Wednesday, July 14, 2010

Sci-Fi/Fantasy Appreciation and Faith

Got a cool discussion brewing over at the Safe House message boards.  Anyone is welcome to come join in.... 

Here's a peak...

Elko: I know there are a lot of ways it works, but I'm interested in (conflict) where your appreciation for sci-fi and faith meet. What does one do for the other?

For one thing, I really like it when I find a sci-fi setting that can fit or mesh into our real life and history. I also like it when the 'magic' or parts of the story that require suspension of disbelief fit with the supernatural found in scripture. However you interpret scripture, be it literally or illustrative, you really need to apply your imagination to get any kind of meaning. Jesus essentially had super powers.

If you boil all of the detail away, most stories are echoes or reflections of the gospel. Good conquering evil.

The whole saga of the Holy Bible requires a lot of suspension of disbelief. Should we say suspension of disbelief = faith? You practice that a lot and you get good at it, I suppose. So, guess one could say that when you read sci-fi and fantasy literature and imagine it as possible you are training your mind to more readily accept the account of miracles in scripture.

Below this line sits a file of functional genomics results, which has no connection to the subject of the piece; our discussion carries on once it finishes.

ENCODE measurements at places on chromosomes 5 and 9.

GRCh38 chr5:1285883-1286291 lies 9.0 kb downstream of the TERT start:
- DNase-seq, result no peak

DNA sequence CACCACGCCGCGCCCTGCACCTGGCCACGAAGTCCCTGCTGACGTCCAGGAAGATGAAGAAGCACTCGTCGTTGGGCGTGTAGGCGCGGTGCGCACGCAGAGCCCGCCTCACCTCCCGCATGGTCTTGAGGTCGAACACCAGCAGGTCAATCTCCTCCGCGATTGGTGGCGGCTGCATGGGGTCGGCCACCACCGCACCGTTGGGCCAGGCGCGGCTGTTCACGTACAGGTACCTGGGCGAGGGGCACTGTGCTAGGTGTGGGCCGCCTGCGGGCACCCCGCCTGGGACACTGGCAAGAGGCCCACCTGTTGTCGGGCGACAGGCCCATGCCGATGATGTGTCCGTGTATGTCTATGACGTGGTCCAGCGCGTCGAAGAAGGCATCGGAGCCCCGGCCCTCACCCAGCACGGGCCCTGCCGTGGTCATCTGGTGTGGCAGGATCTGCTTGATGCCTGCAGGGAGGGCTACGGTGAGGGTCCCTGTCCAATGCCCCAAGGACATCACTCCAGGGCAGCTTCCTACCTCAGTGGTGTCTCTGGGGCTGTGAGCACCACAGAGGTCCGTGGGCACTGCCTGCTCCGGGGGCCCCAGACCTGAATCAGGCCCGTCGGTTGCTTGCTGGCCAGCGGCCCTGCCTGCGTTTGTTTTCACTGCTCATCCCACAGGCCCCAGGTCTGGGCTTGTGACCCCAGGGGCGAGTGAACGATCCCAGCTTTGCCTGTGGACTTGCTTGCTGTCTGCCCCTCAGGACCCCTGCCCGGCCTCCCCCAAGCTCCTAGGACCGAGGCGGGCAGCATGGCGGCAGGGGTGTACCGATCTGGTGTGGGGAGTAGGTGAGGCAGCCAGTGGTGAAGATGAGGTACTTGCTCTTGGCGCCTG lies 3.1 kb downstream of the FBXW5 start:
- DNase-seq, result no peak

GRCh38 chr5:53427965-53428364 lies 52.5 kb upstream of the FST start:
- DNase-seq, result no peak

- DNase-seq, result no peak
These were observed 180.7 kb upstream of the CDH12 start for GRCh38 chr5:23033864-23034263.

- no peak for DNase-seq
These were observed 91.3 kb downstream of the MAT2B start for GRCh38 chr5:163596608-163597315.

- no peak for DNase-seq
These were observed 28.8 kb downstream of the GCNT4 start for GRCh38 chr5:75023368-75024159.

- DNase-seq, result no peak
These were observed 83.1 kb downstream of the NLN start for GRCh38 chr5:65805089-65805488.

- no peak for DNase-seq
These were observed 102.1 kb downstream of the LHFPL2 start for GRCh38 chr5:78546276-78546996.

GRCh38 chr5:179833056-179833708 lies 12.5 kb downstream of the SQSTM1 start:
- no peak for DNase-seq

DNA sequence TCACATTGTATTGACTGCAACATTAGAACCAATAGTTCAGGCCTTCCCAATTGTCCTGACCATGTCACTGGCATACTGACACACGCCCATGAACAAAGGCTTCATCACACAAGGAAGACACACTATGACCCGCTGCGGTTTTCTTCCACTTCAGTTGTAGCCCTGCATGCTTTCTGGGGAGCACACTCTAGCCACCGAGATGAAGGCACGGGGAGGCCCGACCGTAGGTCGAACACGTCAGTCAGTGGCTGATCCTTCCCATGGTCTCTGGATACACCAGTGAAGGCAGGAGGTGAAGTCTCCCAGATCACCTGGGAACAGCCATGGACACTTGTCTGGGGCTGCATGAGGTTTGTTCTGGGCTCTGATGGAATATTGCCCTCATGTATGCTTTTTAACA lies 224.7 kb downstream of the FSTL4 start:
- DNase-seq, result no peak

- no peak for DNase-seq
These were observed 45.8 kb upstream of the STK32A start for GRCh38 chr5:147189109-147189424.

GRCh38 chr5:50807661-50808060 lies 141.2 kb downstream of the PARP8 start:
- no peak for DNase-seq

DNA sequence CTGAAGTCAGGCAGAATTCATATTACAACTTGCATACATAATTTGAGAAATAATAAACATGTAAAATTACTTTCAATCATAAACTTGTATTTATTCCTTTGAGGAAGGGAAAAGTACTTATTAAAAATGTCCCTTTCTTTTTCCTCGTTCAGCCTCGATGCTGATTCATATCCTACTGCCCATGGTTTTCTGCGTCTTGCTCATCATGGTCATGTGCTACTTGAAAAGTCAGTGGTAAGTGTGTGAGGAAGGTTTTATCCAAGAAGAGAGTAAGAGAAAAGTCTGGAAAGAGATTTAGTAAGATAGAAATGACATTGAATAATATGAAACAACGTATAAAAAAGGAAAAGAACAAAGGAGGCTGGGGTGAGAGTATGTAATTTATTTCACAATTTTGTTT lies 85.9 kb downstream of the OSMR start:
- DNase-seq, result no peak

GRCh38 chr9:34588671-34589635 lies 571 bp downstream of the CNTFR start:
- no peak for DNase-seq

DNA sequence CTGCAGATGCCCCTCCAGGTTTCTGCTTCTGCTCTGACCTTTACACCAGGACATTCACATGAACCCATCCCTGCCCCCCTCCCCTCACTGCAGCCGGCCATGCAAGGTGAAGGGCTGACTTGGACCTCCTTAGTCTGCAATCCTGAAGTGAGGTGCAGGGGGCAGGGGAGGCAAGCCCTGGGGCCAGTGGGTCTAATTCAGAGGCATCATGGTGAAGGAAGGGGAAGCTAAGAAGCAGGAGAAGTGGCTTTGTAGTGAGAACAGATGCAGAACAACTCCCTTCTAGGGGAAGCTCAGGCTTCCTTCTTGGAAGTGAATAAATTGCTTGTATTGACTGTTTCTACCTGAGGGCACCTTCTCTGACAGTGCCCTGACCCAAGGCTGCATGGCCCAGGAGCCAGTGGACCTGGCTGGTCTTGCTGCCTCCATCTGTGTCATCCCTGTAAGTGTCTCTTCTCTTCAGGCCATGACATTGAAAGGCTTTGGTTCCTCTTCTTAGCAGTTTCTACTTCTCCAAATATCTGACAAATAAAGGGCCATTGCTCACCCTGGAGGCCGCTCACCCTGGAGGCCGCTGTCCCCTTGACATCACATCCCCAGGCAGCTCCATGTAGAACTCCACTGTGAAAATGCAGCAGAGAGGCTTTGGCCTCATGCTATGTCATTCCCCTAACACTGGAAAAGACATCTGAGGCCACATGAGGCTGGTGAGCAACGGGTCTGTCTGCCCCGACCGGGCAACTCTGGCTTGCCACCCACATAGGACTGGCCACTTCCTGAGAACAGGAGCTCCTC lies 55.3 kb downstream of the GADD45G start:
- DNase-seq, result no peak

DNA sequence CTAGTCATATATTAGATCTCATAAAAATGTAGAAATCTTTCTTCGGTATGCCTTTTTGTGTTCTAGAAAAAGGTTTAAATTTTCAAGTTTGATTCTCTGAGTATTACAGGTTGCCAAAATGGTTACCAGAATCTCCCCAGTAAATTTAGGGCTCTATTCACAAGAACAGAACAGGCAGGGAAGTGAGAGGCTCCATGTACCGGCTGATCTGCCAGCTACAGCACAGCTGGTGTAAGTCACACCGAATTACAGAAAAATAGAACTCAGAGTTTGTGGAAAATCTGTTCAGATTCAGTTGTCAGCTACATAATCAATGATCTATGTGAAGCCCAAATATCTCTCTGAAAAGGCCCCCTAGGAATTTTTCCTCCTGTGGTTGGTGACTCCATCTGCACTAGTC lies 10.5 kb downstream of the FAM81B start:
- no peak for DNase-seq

I consider most role-playing games closely related to sci-fi and fantasy literature (and in some cases there is no difference at all). The method in which most of these games are [performed?] portrayed requires a great deal of imagination. Recently, our church took us through a study series that examined the use of imagination in prayer (this was called the Animate series. More info here). I was amazed at how easy this was for me having somewhat regularly practiced this with my gaming hobby. Some of the methods of prayer in the series were EXACTLY the same as were used in gaming. Using the same proverbial muscles, if you will.

I'd say sci-fi and fantasy flex one's imagination. It seems to me one's imagination is quite useful, if not required when reading and really meaningfully comprehending many aspects of the Bible. The Bible, after all, looks a lot like sci-fi or fantasy.

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